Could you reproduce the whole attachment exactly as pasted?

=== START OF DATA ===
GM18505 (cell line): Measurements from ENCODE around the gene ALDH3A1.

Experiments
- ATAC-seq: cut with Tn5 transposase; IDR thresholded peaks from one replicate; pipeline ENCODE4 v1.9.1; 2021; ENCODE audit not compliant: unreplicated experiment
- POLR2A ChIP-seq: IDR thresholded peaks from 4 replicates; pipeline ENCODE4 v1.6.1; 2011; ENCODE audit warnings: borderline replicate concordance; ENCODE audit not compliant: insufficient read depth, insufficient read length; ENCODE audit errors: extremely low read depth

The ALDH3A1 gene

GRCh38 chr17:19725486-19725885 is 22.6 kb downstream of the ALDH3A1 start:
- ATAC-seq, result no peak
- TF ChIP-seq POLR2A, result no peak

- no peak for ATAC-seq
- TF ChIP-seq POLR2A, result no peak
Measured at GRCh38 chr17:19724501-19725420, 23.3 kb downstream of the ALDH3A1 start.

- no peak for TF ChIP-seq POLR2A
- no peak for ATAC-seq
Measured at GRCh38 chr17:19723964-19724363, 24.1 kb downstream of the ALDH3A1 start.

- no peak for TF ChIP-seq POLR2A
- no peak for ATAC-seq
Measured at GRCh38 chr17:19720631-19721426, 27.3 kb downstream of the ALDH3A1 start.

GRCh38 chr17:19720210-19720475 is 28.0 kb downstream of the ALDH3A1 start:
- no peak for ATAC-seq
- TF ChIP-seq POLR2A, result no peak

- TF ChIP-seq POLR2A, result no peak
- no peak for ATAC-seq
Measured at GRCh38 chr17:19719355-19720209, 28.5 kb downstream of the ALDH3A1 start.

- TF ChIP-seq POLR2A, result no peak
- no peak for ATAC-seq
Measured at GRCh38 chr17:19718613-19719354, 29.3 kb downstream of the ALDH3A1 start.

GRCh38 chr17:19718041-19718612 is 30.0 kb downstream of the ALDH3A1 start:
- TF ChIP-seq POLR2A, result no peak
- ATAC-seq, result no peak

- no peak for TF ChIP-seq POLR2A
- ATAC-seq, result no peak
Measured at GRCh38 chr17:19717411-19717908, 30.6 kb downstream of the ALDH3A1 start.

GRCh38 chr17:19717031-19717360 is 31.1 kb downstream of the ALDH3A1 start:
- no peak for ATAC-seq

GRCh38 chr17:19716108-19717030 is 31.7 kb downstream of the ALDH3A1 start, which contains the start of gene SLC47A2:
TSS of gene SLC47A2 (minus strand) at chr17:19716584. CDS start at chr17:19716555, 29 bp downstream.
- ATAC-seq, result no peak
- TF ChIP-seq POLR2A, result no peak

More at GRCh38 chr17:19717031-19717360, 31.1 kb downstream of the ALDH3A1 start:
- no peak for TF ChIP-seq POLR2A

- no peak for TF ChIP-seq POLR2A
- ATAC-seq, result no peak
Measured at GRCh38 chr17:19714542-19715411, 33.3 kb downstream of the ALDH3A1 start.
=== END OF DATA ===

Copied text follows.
GM18505 (cell line): Measurements from ENCODE around the gene ALDH3A1.

Experiments
- ATAC-seq: cut with Tn5 transposase; IDR thresholded peaks from one replicate; pipeline ENCODE4 v1.9.1; 2021; ENCODE audit not compliant: unreplicated experiment
- POLR2A ChIP-seq: IDR thresholded peaks from 4 replicates; pipeline ENCODE4 v1.6.1; 2011; ENCODE audit warnings: borderline replicate concordance; ENCODE audit not compliant: insufficient read depth, insufficient read length; ENCODE audit errors: extremely low read depth

The ALDH3A1 gene

GRCh38 chr17:19725486-19725885 is 22.6 kb downstream of the ALDH3A1 start:
- ATAC-seq, result no peak
- TF ChIP-seq POLR2A, result no peak

- no peak for ATAC-seq
- TF ChIP-seq POLR2A, result no peak
Measured at GRCh38 chr17:19724501-19725420, 23.3 kb downstream of the ALDH3A1 start.

- no peak for TF ChIP-seq POLR2A
- no peak for ATAC-seq
Measured at GRCh38 chr17:19723964-19724363, 24.1 kb downstream of the ALDH3A1 start.

- no peak for TF ChIP-seq POLR2A
- no peak for ATAC-seq
Measured at GRCh38 chr17:19720631-19721426, 27.3 kb downstream of the ALDH3A1 start.

GRCh38 chr17:19720210-19720475 is 28.0 kb downstream of the ALDH3A1 start:
- no peak for ATAC-seq
- TF ChIP-seq POLR2A, result no peak

- TF ChIP-seq POLR2A, result no peak
- no peak for ATAC-seq
Measured at GRCh38 chr17:19719355-19720209, 28.5 kb downstream of the ALDH3A1 start.

- TF ChIP-seq POLR2A, result no peak
- no peak for ATAC-seq
Measured at GRCh38 chr17:19718613-19719354, 29.3 kb downstream of the ALDH3A1 start.

GRCh38 chr17:19718041-19718612 is 30.0 kb downstream of the ALDH3A1 start:
- TF ChIP-seq POLR2A, result no peak
- ATAC-seq, result no peak

- no peak for TF ChIP-seq POLR2A
- ATAC-seq, result no peak
Measured at GRCh38 chr17:19717411-19717908, 30.6 kb downstream of the ALDH3A1 start.

GRCh38 chr17:19717031-19717360 is 31.1 kb downstream of the ALDH3A1 start:
- no peak for ATAC-seq

GRCh38 chr17:19716108-19717030 is 31.7 kb downstream of the ALDH3A1 start, which contains the start of gene SLC47A2:
TSS of gene SLC47A2 (minus strand) at chr17:19716584. CDS start at chr17:19716555, 29 bp downstream.
- ATAC-seq, result no peak
- TF ChIP-seq POLR2A, result no peak

More at GRCh38 chr17:19717031-19717360, 31.1 kb downstream of the ALDH3A1 start:
- no peak for TF ChIP-seq POLR2A

- no peak for TF ChIP-seq POLR2A
- ATAC-seq, result no peak
Measured at GRCh38 chr17:19714542-19715411, 33.3 kb downstream of the ALDH3A1 start.